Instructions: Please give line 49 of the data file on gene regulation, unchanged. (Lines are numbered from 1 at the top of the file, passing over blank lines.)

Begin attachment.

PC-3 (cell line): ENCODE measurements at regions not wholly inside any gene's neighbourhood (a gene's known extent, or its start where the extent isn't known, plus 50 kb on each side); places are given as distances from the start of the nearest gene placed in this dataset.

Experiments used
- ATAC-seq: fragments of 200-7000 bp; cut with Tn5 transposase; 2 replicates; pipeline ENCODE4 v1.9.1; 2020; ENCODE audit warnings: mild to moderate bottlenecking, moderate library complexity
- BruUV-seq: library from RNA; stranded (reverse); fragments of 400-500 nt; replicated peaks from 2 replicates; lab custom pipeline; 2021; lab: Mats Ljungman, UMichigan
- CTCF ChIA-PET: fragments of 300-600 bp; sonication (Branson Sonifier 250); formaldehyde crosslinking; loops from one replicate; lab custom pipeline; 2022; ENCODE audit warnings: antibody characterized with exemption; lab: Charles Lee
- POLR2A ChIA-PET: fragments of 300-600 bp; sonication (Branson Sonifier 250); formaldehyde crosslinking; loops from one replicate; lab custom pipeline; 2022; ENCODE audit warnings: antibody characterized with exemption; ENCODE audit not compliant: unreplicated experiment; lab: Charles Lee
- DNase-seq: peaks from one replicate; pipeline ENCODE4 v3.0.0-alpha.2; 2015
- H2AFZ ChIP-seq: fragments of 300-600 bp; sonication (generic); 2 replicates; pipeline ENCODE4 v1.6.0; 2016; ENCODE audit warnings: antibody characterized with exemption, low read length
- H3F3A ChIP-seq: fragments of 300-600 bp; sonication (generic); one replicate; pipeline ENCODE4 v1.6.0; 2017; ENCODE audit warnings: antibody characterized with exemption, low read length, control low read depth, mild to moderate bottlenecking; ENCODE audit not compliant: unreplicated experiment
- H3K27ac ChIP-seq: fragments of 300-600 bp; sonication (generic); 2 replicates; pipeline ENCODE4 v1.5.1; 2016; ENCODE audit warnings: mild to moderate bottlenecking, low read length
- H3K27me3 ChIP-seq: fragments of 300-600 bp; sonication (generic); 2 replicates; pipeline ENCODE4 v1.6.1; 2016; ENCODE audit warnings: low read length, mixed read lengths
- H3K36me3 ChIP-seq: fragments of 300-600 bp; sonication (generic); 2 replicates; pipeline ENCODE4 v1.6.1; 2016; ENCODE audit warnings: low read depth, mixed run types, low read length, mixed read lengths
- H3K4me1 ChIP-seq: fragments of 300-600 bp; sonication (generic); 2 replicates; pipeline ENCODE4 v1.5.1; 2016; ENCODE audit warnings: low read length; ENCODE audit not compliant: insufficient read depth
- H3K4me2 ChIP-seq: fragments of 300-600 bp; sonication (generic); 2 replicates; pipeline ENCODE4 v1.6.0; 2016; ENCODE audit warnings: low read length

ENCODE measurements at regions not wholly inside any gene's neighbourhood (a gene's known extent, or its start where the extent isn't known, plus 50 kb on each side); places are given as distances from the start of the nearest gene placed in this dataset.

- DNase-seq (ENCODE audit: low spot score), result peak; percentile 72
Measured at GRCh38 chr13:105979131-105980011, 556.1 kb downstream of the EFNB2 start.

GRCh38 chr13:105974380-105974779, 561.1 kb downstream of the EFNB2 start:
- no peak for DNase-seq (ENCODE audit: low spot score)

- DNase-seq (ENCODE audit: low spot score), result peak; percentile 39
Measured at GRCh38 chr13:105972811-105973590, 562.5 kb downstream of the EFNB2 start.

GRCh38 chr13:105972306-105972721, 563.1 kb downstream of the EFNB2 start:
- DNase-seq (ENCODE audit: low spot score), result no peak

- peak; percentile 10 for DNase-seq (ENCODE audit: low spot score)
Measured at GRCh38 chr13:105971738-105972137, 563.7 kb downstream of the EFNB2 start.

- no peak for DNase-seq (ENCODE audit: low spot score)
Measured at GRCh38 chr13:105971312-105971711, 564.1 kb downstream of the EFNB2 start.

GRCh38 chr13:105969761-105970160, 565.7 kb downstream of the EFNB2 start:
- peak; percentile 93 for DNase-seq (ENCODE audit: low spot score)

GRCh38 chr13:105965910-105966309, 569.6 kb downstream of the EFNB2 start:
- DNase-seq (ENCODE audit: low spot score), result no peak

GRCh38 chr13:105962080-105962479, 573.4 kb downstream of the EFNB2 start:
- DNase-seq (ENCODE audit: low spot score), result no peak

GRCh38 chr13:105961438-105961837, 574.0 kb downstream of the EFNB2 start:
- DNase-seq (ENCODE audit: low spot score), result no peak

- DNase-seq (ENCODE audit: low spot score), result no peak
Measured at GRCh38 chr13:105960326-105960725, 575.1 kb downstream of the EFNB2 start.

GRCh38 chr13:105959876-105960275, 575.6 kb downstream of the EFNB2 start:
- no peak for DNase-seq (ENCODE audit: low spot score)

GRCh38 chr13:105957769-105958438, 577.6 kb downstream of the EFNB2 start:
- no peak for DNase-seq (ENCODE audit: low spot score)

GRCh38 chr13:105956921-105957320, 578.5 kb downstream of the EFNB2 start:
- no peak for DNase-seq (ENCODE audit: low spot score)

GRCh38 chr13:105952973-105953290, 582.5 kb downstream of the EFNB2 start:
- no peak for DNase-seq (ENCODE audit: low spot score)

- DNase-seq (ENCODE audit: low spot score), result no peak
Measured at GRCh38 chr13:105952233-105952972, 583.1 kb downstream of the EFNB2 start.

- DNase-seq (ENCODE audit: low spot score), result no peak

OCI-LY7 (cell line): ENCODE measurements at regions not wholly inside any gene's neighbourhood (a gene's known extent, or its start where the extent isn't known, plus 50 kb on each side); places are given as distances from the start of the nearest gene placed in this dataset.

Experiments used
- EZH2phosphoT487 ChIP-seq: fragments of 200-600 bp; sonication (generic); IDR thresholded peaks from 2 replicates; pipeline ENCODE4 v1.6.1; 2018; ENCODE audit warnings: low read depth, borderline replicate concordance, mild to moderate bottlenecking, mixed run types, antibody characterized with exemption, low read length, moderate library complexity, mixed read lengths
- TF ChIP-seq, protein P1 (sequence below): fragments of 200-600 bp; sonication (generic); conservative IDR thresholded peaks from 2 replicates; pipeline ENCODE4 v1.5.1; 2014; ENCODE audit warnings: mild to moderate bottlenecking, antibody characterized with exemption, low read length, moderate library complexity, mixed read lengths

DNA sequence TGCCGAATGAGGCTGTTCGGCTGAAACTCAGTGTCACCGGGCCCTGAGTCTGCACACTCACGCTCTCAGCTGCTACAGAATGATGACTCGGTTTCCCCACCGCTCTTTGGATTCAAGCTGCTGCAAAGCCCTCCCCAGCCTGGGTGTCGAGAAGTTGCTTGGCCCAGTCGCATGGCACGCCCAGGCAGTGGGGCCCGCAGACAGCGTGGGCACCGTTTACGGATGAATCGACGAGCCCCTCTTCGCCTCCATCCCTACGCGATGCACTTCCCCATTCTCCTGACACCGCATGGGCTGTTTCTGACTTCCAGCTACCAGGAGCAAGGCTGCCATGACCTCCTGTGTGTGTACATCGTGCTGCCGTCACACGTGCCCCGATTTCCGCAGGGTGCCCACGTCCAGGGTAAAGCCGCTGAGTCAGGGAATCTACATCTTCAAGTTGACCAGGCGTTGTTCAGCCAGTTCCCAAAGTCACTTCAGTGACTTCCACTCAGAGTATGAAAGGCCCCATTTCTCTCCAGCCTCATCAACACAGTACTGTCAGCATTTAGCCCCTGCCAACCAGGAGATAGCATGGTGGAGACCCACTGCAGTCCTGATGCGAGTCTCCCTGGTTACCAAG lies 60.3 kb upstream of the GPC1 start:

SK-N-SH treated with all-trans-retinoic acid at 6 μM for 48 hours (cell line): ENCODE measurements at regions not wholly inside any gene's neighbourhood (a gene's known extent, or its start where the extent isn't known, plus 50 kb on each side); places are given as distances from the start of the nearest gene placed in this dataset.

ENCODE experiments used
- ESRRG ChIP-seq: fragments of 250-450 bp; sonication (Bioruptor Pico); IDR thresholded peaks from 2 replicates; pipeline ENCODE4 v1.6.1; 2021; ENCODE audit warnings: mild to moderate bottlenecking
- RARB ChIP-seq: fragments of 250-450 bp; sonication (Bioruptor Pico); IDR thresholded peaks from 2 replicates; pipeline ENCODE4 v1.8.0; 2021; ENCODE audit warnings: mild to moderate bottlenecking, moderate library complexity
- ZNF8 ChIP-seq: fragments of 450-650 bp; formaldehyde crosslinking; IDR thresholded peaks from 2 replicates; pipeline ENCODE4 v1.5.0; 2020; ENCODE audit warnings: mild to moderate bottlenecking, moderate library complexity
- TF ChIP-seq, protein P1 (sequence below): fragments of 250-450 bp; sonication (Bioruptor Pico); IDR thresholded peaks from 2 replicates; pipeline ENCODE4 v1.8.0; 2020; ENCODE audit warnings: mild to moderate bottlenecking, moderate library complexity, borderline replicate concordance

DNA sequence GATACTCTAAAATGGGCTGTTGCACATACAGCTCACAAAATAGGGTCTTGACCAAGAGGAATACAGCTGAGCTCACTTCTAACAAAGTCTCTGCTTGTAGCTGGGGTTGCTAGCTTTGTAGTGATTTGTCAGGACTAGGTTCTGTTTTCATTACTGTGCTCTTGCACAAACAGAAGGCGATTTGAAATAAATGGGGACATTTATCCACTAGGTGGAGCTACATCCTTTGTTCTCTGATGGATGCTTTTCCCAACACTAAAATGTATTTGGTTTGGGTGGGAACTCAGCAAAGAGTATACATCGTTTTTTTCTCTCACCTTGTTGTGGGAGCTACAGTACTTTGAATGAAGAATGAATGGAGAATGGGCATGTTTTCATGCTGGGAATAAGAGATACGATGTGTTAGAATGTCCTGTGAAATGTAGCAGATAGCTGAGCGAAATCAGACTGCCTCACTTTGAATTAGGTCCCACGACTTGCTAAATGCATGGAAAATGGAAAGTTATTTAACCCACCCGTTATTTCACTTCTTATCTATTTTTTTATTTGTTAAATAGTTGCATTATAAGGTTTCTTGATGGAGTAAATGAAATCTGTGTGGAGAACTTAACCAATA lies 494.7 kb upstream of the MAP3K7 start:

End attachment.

OCI-LY7 (cell line): ENCODE measurements at regions not wholly inside any gene's neighbourhood (a gene's known extent, or its start where the extent isn't known, plus 50 kb on each side); places are given as distances from the start of the nearest gene placed in this dataset.